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Subject: Strengthening the non-expedition tracks. rss

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Alex Bove
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I may have reached the tipping point at which Goa (for me) has become a one strategy game. I'm convinced that with even average card draws, a player advancing very quickly down the spice and expedition tracks has a huge advantage over a player employing any other strategy (in a 4-player game). The main reason these tracks are so powerful is that their rewards for reaching level 3 are much greater than the other tracks' rewards for reaching the same level. Reaching level 3 on spices and expedition cards allows you to perform actions on those tracks at double their level 2 strengths (you go from a two to a four spice harvest and from a one to two card draw). Drawing two cards is like getting an extra (level 2) action. I've talked about this already in this thread:

http://www.boardgamegeek.com/article/914133#914133

I wonder if altering the non-expedition tracks as follows would restore Goa's balance:

Ships and colonists - 1, 2, 4, 5, 6
Taxes - 4, 6, 10, 12, 14

Now every track gets a generous level 3 boost. Moreover, now the level 3 actions are (in every case except taxes) double the level 2 actions, just as they are on the spice/expedition tracks.

I can't see why these changes would be objectionable. If the expedition and spice tracks are inherently more powerful than the other tracks (just look at the math), why not balance the game? Also, while these changes might lead to slight score inflation, they would most likely inflate the scores of non-expedition/spice players, which is what we want to do.

Should I call Rudiger Dorn?
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Maarten D. de Jong
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You may call Rüdiger as soon as you release a thorough treatise on the importance of the auctions. There exist many discussions on the relative strenghts of the expedition tracks versus the others, but they always seem to presuppose that the proper spices are already in the possession of the the player utilising an expedition card strategy. How to obtain those in light of uncooperative players was never answered satisfactory, and I think it wasn't until the reprint appeared that I saw someone mention very carefully that perhaps colonies could be utilised to obtain the missing spices if the other players conspired to make the spices required for an expedition strategy hideously expensive.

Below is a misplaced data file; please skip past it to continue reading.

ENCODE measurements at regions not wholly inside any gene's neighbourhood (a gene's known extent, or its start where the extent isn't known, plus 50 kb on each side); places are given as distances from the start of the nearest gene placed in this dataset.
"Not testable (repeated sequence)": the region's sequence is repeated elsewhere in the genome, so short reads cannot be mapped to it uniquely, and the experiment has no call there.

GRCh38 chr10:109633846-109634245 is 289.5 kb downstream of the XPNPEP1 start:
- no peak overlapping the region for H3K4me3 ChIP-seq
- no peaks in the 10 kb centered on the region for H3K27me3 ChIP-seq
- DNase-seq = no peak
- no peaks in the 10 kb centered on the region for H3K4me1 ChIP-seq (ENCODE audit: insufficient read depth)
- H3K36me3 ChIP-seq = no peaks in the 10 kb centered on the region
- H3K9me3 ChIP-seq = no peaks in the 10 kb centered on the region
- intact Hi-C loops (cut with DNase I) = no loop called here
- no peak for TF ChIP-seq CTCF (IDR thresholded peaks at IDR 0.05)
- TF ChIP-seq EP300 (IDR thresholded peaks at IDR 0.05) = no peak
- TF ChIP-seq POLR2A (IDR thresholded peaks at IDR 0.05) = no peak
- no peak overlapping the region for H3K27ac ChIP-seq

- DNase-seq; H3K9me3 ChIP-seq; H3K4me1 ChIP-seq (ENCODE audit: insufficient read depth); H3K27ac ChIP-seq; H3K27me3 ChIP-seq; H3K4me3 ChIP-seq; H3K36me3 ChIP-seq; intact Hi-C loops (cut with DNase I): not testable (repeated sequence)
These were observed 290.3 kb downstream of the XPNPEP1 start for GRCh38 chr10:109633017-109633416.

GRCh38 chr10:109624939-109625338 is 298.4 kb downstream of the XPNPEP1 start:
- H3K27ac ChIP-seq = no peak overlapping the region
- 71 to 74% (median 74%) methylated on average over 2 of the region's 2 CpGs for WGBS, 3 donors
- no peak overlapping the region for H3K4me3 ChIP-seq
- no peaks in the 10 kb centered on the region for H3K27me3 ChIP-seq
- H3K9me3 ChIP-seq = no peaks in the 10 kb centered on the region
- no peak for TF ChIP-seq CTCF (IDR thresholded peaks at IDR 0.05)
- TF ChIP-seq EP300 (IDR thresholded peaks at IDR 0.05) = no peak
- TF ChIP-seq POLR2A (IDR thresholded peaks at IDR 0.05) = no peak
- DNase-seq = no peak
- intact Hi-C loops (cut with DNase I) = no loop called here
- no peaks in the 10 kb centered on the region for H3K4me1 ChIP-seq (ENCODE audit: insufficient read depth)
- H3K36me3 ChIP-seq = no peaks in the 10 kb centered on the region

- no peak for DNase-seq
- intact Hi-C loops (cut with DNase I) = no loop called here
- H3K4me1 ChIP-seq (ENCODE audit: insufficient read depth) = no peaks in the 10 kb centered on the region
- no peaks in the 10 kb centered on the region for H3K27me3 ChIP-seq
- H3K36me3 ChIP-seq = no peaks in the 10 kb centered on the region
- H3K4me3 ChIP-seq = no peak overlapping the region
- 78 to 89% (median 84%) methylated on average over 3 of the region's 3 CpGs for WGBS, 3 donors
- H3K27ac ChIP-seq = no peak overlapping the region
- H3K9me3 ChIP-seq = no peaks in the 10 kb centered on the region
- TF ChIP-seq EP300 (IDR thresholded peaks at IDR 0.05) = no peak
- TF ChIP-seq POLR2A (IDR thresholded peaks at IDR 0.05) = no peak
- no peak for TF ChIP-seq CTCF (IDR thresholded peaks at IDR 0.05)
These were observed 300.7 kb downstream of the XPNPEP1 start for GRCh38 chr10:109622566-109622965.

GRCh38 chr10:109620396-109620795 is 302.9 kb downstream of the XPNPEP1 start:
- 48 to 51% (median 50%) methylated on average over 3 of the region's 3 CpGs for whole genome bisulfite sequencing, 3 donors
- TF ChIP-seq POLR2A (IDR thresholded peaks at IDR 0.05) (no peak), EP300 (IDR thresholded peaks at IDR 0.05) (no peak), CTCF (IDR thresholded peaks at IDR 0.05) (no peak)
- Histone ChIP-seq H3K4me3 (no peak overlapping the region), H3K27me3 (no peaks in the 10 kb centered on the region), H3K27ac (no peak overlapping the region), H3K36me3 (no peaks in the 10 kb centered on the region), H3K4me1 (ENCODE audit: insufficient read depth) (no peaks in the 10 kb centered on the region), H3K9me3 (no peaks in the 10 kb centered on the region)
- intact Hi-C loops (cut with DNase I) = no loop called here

So instead of changing numbers on other tracks, I'd like to see some discussion on how the auctions proceed in your games. Are these mean or easy? Are you allowed to obtain the expedition spices easily? What tracks do the others specialise in? What is the money flow like---does someone run out of cash at some point? How do you obtain the resources to utilise the expedition cards to their full extent? And so forth. I am not a Goa-newbie (about a 10 games played so far), but I have yet to see the infamous expedition card strategy used with devastating effectiveness.

In my opinion, Goa is treated far too much like an action game with a few auctions thrown in for good measure---but since the only way to annoy opponents is through the latter, it should be the other way around. If you can make a concinving case that despite nasty and very tense auctions you still manage to beat the others consistently with the expedition card strategy, then you should drop Rüdiger a line. He mentioned the expedition card strategy just once on Spielbox, claiming on the basis of his 40+ games experience that yes, it was a good one, but by no means invulnerable to a good ships/spices-strategy.
 
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Alex Bove
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I assume that everyone plays properly at auction. The flag goes for 6 or 7 in the first round and inflates from then on, players almost never buy their own auction tiles, etc.

I'd like to see how you're playing that you can avoid ever allowing double nutmeg or double clove tiles into the game. You must have some very strange starting tile distributions. You also must play against expedition card strategists who never win the flag so they can steer the flag toward plantations the following round. I guess your expedition-focused opponents also never win colonists that they can use to found the colonies that will give them the spices they need. I also have to assume that your opponents, whom you apparently so handily defeat, never get the most powerful expedition cards (like the one that coordinates perfectly with the spice track: harvest 8 of your choice of ships, colonists, and spices).

You see what it sounds like when I assume that you don't know what you're talking about?

Assuming strong auction play, the tracks are still out of balance. I was trying to address that problem.
 
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Maarten D. de Jong
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I find it somewhat annoying that critical questions apparently can only be answered with patronising counter-questions. My original comments remain unanswered: there are lots of suggestions in strengthening other tracks to be found here on the Geek, and all of them assume things I do not find that easy to assume based on how my own games of Goa have played out to date. I am not alone in that respect (once again referring to said discussions, which have plenty of other critical opinions). That is why I asked my questions to begin with, to get a better insight in how your games play out, to see if there are things which I have missed. But it appears that I won't get any straight answers, which is a shame. Obviously, I have worn out my welcome and therefore won't contribute to this thread any further. I wish you succes in contacting Rüdiger.